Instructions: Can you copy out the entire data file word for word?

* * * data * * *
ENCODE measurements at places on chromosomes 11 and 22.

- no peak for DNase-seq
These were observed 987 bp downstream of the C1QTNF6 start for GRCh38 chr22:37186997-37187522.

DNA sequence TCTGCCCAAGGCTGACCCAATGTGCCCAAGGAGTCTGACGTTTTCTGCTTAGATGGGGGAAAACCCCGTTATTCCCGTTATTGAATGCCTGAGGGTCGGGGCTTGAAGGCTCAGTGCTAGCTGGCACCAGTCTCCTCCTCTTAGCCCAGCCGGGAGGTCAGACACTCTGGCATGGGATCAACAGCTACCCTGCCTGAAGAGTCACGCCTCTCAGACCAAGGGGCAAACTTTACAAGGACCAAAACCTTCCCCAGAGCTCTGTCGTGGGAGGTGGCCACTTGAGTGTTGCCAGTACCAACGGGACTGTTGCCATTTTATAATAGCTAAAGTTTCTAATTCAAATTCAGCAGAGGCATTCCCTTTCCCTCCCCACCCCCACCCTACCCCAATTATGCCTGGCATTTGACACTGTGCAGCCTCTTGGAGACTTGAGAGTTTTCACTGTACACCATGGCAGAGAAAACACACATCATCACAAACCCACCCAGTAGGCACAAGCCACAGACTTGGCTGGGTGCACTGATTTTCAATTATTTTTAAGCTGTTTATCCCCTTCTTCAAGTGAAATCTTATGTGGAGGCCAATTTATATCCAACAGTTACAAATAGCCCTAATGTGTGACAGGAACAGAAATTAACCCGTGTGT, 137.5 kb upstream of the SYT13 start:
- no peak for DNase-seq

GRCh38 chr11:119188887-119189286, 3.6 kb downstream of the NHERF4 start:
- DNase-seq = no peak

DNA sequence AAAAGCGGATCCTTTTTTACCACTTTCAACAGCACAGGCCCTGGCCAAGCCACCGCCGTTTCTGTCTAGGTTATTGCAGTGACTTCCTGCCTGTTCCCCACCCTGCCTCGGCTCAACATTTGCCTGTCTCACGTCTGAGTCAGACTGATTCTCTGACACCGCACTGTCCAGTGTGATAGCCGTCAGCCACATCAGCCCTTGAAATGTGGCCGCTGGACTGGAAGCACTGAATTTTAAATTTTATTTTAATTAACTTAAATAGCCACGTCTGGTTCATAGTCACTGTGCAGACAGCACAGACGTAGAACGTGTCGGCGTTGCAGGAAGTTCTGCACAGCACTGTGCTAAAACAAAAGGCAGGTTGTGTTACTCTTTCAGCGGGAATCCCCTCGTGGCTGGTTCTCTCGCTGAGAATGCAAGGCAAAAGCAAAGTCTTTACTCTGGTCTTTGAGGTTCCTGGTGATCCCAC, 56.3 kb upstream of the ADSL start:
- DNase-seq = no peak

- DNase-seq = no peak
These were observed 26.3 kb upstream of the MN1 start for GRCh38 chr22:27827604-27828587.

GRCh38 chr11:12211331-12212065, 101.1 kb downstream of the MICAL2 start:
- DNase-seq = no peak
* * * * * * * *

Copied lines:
ENCODE measurements at places on chromosomes 11 and 22.

- no peak for DNase-seq
These were observed 987 bp downstream of the C1QTNF6 start for GRCh38 chr22:37186997-37187522.

DNA sequence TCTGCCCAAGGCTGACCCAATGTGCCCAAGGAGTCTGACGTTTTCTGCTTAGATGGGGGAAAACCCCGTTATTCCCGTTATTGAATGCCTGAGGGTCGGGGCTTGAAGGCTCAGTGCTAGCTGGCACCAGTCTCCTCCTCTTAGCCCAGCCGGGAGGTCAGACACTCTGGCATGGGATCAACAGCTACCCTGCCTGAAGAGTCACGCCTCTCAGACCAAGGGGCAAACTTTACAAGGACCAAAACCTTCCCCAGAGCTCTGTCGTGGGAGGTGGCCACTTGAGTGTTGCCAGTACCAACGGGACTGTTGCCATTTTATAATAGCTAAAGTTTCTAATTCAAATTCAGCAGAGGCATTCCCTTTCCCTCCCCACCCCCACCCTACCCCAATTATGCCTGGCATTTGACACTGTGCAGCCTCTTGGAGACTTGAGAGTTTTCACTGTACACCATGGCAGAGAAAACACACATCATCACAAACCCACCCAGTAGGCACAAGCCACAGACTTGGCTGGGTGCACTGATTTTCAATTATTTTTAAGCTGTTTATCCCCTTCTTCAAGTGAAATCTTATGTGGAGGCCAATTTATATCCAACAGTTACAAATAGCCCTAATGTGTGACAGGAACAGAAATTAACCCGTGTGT, 137.5 kb upstream of the SYT13 start:
- no peak for DNase-seq

GRCh38 chr11:119188887-119189286, 3.6 kb downstream of the NHERF4 start:
- DNase-seq = no peak

DNA sequence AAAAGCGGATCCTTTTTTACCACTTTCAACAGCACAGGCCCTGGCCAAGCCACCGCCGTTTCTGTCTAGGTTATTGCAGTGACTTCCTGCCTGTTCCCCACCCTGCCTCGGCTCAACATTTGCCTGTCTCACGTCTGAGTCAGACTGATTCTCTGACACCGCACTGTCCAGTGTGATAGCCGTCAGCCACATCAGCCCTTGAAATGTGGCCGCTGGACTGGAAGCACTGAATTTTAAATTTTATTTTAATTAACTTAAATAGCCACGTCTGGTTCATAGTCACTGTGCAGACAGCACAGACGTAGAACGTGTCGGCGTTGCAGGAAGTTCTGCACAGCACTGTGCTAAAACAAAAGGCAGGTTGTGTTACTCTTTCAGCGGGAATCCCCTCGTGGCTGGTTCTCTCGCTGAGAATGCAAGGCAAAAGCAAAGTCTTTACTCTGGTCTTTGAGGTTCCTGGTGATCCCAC, 56.3 kb upstream of the ADSL start:
- DNase-seq = no peak

- DNase-seq = no peak
These were observed 26.3 kb upstream of the MN1 start for GRCh38 chr22:27827604-27828587.

GRCh38 chr11:12211331-12212065, 101.1 kb downstream of the MICAL2 start:
- DNase-seq = no peak